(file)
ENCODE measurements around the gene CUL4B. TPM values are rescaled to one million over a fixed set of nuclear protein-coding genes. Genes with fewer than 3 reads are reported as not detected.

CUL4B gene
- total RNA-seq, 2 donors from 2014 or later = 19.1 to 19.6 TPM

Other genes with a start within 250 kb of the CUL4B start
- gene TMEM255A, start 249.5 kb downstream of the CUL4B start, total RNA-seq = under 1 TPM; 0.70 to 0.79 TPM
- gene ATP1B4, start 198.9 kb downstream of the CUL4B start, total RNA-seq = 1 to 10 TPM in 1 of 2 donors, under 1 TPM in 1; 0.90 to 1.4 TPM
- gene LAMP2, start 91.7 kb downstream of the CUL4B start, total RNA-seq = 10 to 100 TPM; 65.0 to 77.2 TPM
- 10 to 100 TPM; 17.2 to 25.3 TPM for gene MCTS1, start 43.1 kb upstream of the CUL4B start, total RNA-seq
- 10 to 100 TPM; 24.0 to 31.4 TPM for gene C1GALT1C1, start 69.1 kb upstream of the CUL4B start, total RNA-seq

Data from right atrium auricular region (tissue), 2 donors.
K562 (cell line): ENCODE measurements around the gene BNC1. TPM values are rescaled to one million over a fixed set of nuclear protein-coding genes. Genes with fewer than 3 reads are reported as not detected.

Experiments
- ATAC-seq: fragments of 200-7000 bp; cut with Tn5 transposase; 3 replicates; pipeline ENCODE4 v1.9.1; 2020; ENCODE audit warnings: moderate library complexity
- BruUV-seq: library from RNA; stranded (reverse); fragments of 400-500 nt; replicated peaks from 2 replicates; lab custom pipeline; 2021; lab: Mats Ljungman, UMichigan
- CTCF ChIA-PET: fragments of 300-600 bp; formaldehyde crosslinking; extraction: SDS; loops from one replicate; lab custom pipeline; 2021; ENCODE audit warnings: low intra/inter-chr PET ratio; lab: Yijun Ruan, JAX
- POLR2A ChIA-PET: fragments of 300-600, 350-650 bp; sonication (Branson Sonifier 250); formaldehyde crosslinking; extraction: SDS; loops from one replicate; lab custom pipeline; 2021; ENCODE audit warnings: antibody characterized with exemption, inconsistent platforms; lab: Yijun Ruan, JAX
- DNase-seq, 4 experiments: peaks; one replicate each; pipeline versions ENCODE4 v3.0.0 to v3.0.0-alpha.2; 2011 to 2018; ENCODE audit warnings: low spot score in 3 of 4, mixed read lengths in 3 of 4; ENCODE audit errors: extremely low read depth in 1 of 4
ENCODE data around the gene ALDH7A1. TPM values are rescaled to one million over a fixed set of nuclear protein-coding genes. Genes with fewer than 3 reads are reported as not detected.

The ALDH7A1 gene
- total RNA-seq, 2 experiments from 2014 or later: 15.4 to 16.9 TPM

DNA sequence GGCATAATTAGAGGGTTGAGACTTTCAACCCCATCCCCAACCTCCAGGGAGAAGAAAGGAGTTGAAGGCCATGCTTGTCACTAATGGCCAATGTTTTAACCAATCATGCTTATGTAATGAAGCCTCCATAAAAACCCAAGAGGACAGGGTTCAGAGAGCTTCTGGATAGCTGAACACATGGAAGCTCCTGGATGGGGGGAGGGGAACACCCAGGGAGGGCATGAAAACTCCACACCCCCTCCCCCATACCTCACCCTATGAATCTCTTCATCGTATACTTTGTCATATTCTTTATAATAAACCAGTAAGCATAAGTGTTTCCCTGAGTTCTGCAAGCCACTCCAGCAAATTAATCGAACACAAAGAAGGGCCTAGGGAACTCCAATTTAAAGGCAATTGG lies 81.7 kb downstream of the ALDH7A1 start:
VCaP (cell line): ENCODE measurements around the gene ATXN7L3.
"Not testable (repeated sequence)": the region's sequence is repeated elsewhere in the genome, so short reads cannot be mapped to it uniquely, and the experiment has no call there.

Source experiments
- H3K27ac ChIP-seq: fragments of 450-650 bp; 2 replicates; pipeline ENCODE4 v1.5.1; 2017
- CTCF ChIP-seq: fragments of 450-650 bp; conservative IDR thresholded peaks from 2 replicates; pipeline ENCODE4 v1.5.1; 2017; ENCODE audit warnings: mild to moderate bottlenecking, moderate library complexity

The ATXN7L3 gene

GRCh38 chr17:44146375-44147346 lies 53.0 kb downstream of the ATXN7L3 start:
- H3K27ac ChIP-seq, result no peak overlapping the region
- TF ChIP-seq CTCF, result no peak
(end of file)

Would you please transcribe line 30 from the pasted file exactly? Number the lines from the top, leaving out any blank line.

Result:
- TF ChIP-seq CTCF, result no peak